Homeowner Rick Naughton was $100,000 in the hole and had already been through two contractors in eight months. All he had to show for it by mid-August was an inhabitable bungalow, a rocky foundation, and a marriage on the brink. It’s every homeowner’s worst nightmare. But what does it mean for the contractor who comes into finish the job?
“When I first got the call, I agreed to go and have a look at the site,” says Jerry Stockla, owner of Newteck, a renovations company in Ajax, Ont. “I didn’t have any intention of stealing a job from anyone, but I thought maybe there had been a misunderstanding between the client and the contractor, and I could help get the ball rolling again.”
Stockla agreed to visit the building site, a 1950s home in an established neighbourhood of Pickering, Ont., a rapidly-growing commuter hub east of Toronto.
“Some real alarm bells went off,” explains Stockla. “The goal had been to put a second storey addition on this bungalow. It was obvious that a demolition had been done and the house had been destroyed, but the structure that was there was completely unusable. They had ripped the drywall off and the insulation out, but there was no framing to support a second storey, no headers, and it appeared very structurally unsound. My initial feeling was that there was no way they could build a second storey on this house.”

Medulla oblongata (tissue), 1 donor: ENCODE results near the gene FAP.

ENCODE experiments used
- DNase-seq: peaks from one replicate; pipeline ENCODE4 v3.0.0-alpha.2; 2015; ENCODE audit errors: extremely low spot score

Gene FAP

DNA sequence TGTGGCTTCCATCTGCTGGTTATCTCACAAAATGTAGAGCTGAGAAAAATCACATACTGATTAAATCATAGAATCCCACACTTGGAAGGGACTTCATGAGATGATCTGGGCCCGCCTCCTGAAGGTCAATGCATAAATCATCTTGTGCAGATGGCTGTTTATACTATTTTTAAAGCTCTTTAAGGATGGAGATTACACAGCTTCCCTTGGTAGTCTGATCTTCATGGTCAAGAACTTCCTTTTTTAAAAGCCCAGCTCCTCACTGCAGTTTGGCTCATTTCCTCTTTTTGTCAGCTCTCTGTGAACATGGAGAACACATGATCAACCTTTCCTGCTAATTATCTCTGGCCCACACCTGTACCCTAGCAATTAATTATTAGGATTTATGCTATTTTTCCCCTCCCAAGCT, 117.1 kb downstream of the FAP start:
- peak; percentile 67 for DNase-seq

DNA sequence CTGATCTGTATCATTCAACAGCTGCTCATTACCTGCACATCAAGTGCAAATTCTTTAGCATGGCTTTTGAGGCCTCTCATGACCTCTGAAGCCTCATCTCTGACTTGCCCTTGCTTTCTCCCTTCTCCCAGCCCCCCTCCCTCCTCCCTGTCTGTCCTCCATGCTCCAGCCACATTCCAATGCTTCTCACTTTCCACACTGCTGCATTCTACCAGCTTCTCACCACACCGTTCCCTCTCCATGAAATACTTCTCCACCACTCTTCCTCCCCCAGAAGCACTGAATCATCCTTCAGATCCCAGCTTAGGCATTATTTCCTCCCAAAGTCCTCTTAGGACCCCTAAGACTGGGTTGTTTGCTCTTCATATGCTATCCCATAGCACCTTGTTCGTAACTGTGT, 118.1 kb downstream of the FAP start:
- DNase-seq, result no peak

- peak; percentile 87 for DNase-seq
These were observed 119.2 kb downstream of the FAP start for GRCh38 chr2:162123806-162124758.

The biggest problem – and what had put the work on hold in the first place– was the foundation. The previous contractor had stopped work following the upper-level demolition, arguing he needed to reinforce the foundation before any further construction could be completed. That was going to mean an additional unexpected $27,000 cost to the homeowner, who had already paid out in excess of $60,000, according to the draw schedule that had been prearranged. It was at this point that Naughton sought out Stockla’s advice on the project.
Before agreeing to get involved, Stockla recommended the homeowner spend a couple of days digging down the side of the foundation pillars to determine absolutely if there was any way the bungalow’s foundation could support a second storey. They quickly discovered that, typical of the houses built in the 1950s, the house was resting on pillars, but there were no footings underneath.